Decreased sexual desire, known as loss of libido, is a common problem — according to the NHS (National Health Service, the United Kingdom’s public health system), the problem affects up to 1 in 5 men and an even greater number greatest number of women at some point in their lives.
The condition is multifactorial and does not always mean something serious — it can be related to factors such as professional or personal stress, as well as specific phases of life, such as pregnancy, childbirth or breastfeeding.
However, when an unexpected and persistent loss of libido occurs, it is worth investigating the reasons that may be behind it.
“The first step is to differentiate what loss of libido really is”, explains psychiatrist Catarina de Moraes, coordinator of the sexuality outpatient clinic at Hospital das Clínicas in Recife and secretary of the Brazilian Association of Sexual Medicine.
“Sometimes, lack of libido is confused with difficulty with erection, sexual performance or satisfaction — but it is exclusively the absence of sexual desire.”
According to endocrinologist Diego Fonseca, the diagnostic criteria describe that the symptom must persist for at least six months to be considered clinically relevant.
“However, in clinical practice, the assessment may be less rigorous, and it is important to consider the individual situation of each patient,” says he, who currently works at the Mariska Ribeiro Women’s Hospital.
With the help of experts, we have listed below some factors that may be behind changes in sexual desire.
Changes in routine and phases of life
A reduction in libido can happen for simple reasons that everyone experiences at some point, such as stress, tiredness, changes in routine and periods in which other activities take up the time that would normally be dedicated to sexual activity – such as caring for children, for example.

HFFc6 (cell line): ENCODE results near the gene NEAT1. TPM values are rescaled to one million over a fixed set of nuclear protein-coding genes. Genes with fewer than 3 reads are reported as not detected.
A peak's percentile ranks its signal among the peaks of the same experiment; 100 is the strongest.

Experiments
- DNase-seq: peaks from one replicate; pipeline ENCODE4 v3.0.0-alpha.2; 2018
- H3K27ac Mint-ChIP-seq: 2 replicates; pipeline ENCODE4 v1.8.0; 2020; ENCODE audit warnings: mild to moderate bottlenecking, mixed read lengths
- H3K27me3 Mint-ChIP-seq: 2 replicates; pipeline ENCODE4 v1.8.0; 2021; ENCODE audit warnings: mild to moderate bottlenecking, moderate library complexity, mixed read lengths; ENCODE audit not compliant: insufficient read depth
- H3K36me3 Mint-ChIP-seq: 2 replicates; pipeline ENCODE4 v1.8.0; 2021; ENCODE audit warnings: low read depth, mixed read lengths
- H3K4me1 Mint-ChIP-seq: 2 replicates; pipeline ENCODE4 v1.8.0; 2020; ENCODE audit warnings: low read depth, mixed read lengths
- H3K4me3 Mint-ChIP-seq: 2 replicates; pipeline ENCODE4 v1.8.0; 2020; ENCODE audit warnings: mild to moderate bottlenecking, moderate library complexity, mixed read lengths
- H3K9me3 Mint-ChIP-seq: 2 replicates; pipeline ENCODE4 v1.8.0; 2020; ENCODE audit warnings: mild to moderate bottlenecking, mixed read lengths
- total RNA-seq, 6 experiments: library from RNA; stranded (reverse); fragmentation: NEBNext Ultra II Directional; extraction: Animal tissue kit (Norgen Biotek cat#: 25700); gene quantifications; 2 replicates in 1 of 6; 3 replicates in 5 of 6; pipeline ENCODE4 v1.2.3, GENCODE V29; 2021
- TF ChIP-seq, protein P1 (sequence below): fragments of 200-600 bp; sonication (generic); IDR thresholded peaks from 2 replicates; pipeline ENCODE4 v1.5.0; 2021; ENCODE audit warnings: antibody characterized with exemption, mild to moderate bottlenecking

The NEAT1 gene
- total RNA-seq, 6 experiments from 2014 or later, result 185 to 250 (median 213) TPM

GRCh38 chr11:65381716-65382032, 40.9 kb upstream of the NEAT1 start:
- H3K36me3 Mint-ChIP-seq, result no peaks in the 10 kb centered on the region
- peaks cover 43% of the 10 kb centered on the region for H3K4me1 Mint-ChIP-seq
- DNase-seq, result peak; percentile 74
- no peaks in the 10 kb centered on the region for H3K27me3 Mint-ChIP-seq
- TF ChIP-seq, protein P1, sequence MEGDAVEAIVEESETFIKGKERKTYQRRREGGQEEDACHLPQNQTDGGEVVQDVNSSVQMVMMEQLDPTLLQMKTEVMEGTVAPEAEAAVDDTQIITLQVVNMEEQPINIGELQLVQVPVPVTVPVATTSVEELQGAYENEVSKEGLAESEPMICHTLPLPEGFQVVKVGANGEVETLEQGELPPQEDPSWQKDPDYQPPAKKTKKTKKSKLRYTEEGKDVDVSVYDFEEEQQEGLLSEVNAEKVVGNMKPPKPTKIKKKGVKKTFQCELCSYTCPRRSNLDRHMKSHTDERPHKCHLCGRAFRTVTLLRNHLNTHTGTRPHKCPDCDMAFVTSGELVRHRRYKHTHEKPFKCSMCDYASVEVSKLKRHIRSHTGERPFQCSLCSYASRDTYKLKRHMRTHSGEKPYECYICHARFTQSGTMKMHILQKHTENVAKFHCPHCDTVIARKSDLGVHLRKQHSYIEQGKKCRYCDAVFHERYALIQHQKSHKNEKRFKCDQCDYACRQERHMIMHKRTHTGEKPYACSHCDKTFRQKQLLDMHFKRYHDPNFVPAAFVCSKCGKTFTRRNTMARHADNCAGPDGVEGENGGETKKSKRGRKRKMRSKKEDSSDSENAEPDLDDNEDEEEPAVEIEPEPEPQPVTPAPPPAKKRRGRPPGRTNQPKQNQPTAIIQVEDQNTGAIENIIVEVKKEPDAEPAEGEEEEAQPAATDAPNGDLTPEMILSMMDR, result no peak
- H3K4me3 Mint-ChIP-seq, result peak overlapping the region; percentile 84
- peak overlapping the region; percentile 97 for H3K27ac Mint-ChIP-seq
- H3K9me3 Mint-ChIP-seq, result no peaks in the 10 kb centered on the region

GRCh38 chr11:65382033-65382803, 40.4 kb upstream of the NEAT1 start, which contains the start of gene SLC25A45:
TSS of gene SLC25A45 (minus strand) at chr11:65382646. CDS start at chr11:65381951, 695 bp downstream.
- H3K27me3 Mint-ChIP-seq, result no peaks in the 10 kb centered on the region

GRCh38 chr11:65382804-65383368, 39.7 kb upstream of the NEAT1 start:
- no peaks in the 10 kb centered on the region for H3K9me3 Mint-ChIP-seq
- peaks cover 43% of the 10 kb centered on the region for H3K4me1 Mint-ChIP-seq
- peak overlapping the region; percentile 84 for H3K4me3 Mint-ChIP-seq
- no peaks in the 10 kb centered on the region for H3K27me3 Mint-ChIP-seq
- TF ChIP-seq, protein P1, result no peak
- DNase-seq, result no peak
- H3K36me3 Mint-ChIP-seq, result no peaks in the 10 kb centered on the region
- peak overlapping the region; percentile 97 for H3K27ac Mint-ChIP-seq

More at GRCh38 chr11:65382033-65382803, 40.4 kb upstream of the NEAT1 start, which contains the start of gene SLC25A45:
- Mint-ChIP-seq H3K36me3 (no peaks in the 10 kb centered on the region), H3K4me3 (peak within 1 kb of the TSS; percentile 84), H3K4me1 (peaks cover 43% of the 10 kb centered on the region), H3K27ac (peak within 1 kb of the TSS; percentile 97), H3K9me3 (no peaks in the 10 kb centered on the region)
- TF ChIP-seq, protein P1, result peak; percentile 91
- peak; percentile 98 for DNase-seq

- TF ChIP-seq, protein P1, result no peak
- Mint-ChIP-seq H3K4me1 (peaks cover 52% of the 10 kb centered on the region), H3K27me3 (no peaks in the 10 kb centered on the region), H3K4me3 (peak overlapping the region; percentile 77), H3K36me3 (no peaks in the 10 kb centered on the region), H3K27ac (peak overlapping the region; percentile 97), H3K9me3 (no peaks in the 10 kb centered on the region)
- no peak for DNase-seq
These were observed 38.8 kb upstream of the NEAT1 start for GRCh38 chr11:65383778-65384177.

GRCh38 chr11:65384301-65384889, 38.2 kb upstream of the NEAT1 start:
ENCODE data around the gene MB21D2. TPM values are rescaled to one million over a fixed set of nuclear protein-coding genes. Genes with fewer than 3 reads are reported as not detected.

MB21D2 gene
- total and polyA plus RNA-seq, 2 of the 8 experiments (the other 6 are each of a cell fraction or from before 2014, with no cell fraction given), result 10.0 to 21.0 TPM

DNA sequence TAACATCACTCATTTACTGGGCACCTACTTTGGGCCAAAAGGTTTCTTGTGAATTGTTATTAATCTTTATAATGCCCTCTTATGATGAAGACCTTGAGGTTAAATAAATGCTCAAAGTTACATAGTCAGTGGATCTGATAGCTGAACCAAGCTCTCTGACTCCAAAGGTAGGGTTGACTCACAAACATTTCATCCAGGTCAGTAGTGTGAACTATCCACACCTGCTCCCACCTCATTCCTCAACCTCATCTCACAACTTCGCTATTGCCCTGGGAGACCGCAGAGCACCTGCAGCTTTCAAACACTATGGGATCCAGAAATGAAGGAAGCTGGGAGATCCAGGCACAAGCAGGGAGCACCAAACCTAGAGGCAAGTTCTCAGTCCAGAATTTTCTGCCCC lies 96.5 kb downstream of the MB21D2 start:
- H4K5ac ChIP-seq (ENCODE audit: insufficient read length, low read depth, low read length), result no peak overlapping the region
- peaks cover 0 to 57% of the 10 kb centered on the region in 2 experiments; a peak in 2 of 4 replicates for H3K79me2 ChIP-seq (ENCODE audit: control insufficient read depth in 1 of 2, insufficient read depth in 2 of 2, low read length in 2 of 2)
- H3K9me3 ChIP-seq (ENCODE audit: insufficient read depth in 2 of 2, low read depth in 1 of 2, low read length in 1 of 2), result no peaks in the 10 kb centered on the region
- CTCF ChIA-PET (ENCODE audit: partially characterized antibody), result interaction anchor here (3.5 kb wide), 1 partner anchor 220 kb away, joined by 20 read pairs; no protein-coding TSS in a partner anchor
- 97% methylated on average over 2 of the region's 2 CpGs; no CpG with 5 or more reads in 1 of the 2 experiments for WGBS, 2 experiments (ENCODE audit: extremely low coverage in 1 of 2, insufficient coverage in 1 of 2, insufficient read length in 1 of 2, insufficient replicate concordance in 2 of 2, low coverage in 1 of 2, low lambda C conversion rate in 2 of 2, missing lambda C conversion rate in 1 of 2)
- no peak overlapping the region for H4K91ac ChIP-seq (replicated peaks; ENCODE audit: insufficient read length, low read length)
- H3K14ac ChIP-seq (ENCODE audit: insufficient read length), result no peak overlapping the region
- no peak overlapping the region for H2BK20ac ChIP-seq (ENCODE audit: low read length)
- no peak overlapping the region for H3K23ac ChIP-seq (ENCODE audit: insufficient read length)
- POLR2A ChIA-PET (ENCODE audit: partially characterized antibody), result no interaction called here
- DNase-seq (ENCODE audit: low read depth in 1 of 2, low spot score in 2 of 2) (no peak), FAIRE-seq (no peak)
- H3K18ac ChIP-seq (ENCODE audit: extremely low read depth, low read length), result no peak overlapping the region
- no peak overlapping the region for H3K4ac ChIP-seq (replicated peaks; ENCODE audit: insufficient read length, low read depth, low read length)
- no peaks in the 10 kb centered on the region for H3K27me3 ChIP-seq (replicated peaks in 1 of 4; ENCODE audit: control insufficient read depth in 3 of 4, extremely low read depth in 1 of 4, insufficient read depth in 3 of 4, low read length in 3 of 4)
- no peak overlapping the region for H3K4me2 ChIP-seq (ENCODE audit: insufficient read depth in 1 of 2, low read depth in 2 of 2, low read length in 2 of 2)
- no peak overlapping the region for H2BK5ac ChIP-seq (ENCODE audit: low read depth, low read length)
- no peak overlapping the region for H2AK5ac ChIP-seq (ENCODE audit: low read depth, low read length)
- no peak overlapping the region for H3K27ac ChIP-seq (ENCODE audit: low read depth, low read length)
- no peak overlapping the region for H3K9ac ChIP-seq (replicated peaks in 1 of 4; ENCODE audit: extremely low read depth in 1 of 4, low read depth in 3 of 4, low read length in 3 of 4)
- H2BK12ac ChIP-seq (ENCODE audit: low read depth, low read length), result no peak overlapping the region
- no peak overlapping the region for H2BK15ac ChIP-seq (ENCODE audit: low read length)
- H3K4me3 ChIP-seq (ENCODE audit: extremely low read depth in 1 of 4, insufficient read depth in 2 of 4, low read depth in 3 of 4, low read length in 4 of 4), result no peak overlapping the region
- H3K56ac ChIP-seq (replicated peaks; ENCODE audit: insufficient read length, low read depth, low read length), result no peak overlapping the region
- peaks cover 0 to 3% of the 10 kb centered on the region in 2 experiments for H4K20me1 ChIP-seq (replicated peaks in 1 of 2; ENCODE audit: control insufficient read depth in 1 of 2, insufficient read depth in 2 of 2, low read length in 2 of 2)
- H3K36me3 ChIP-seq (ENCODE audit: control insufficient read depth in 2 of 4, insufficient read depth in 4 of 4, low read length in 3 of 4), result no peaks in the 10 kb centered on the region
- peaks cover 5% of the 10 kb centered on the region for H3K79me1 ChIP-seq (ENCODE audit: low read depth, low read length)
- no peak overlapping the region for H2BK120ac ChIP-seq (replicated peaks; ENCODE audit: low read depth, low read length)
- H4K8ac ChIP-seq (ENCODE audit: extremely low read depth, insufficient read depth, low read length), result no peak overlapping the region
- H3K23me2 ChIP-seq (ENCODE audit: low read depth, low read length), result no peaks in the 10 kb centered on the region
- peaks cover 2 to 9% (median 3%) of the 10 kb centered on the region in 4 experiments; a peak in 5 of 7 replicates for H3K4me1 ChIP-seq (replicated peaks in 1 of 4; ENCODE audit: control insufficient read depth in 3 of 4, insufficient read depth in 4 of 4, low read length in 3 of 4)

“This does not necessarily mean a disorder. It is also common that over time in monogamous relationships there is a reduction in spontaneous desire (regardless of sexual contact), although responsive desire (excitement that arises with stimuli) is still present. As long as there is satisfaction sexual, this reduction is not necessarily pathological”, says Catarina de Moraes.
Psychiatric disorders such as depression and anxiety can significantly affect sexual desire.
“Patients with depression may experience a decrease in desire due to chemical imbalances in the brain, including changes in the hormones serotonin and dopamine, linked to mood and feelings of reward and pleasure. In these cases, treating the condition can improve desire, and consequently, sexual function”, explains the psychiatrist.
On the other hand, some classes of medications used to treat depression and anxiety have the side effect of reducing libido.
However, there are treatment options and strategies — which should always be recommended by a healthcare professional — to minimize these effects, such as changing the medication, reducing the dose, or focusing on behavioral exercises.
The expert warns that patients should not abandon depression treatment if they notice the symptom, as untreated depression can also impair sexual function — and withdrawing psychiatric medications abruptly carries important risks.